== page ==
R. Hirt Jr.
2468 Market St., Detroit; 313-567-1173

Like many of the longtime establishments in Eastern Market, R. Hirt Jr. — not R.J. Hirt as so many are prone to rendering the name — has evolved with a rather odd bundle of offerings, which is part of what makes it an interesting place to browse. Cheeses, cheeses and cheese are the anchor, with more than 300 varieties; a big draw for us are four or so discount specials that change every week, from run-of-the-mill varieties to more exotic offerings. In addition, Hirt has extensive to at-least-interesting selections in prepared meats, coffees, teas, cooking utensils, Michigan goods, cooking oils, crackers, chocolates, etc., and that's just the first floor. The second and third floors offer knickknacks, an enormous room of wicker baskets, wind chimes (up to $300), gift cards and even an oddball selection of toys. For that last-minute gift, this place can be a godsend.


Royal Oak Farmers' Market
316 E. 11 Mile Rd., Royal Oak; 248-246-3276

If you're not grabbin' your grocery goods in Eastern Market, there's a pretty good chance we could find you near the corner of 11 Mile Road and Troy Street in Royal Oak for their weekly Saturday morning farmer's market. For all you locovores, the locally grown fare comes by the bushel, and you can rest assured that you'll leave with more than you bargained for. What makes Royal Oak's farmers' market even more convenient is that Superior Seafood is situated just across the street.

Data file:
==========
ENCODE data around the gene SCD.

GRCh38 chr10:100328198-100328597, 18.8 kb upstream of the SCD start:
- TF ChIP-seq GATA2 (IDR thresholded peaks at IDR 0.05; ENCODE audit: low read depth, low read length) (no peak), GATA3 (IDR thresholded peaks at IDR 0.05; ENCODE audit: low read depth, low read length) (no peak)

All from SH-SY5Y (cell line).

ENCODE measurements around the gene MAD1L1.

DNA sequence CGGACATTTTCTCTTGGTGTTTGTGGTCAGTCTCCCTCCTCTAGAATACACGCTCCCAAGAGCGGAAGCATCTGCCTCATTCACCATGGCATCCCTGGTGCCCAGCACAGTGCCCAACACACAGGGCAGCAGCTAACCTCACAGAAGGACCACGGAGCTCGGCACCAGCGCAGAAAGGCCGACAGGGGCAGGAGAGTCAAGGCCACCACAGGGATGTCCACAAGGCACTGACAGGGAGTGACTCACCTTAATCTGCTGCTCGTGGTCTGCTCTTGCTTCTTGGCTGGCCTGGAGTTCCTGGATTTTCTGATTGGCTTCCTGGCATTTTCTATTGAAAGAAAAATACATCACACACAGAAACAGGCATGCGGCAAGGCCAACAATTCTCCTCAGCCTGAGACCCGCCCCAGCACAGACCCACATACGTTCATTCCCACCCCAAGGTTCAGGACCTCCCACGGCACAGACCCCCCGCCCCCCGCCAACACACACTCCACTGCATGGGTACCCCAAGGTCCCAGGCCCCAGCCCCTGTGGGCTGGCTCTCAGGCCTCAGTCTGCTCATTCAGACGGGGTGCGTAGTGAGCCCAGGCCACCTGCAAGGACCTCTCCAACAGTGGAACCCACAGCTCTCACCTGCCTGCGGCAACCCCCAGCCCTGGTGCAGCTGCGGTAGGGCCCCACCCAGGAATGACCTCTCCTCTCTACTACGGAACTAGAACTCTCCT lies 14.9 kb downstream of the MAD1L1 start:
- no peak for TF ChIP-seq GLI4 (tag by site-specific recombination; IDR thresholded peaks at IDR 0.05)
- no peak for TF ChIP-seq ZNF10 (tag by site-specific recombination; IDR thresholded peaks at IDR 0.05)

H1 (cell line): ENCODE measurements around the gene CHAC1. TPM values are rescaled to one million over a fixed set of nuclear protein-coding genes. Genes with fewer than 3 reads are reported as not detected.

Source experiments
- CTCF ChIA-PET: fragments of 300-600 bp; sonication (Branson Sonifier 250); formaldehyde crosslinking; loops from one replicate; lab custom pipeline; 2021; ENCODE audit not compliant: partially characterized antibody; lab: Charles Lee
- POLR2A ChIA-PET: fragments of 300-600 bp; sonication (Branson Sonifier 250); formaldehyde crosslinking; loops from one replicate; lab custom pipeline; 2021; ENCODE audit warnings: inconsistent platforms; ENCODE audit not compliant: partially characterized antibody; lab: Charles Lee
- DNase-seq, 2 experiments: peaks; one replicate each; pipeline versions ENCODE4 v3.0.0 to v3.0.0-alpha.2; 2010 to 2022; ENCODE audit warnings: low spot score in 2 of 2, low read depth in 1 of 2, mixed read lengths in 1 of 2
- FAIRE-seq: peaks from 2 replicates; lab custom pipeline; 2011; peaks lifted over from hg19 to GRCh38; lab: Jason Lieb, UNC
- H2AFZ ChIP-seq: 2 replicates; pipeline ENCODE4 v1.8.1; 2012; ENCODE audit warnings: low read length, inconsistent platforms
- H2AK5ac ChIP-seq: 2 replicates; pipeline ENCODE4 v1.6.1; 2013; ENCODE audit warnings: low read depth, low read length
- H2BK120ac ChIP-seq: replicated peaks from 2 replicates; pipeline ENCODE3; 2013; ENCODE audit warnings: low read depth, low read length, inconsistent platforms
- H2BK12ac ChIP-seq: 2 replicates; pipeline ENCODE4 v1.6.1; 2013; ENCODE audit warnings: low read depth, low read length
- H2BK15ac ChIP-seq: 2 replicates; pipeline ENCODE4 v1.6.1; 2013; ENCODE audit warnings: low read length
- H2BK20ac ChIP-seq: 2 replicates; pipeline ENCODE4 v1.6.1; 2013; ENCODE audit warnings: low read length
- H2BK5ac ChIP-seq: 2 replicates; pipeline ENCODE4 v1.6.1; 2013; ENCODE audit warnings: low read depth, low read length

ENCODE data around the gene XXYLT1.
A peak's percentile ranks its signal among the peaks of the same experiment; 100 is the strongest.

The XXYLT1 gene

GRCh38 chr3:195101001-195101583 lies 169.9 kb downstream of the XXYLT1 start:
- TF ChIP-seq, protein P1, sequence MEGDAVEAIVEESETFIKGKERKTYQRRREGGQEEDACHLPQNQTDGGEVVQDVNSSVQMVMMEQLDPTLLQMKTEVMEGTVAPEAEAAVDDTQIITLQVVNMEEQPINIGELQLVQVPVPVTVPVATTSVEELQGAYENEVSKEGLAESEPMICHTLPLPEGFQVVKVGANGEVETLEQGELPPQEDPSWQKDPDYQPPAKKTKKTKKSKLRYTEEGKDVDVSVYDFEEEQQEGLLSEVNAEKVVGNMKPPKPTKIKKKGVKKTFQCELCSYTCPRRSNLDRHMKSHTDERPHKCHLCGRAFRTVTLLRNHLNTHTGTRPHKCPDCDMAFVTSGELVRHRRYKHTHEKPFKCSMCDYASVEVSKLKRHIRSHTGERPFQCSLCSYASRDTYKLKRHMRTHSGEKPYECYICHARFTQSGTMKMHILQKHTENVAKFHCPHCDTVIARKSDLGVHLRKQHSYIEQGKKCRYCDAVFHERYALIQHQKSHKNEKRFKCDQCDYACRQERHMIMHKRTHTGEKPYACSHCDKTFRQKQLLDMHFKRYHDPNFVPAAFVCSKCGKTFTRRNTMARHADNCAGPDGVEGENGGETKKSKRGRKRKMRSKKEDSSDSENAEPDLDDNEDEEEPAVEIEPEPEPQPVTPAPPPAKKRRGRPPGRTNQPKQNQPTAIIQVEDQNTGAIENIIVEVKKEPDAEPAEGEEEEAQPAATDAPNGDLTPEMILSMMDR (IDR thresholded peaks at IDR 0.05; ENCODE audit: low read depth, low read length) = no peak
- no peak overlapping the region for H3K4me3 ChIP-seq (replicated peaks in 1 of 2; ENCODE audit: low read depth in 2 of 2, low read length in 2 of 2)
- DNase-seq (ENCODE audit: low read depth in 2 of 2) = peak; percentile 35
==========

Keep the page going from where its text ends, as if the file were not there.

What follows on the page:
Oakland Hills Country Club
3951 W. Maple Rd., Bloomfield Hills; 248-433-0671

Last year's PGA championship brought worldwide attention again to the club's South Course, a staging ground for the U.S. Open and other high-profile events back into the 1920s. The PGA championship was the third at the club, which also hosted a Ryder Cup competition in 2004. The architect of Oakland, Scotsman Donald Ross, was a Johnny Appleseed golf designer, responsible for more than 400 U.S. courses. The area's Rackham, Rogell and Warren Valley also bear Ross' trademarks of small, undulating greens plus mounds and sand traps that are well-placed for bad shots.


Ann Delisi's Essential Music
WDET-FM (101.9), Saturday and Sunday, noon-4 p.m.

We'll note that Ann Delisi's Essential Music had been on the air for all of two weeks when the voting opened for this year's Best of Detroit competition. How to explain the quick ascension? Pent-up demand theory No. 1: Remember how upset listeners were when WDET began slashing its music programming in 2005? Remember protest meetings and talk of a class-action suit? Four years on, there's still an audience for the kind of music variety programs that were once the station's bedrock. Pent-up demand theory No. 2: But the ebullient and musically savvy Delisi herself has been off the air for some time, and her last on-air shift, at WRCJ, was as a classical music host, not the pop-oriented format that she's built her career on (starting back at WDET from 1983 to 1995). Counter-homogenization theory: As commercial stations lean to more syndicated programming, WDET looks doubly good by hyping both a local host and the prominent role for local music in her show.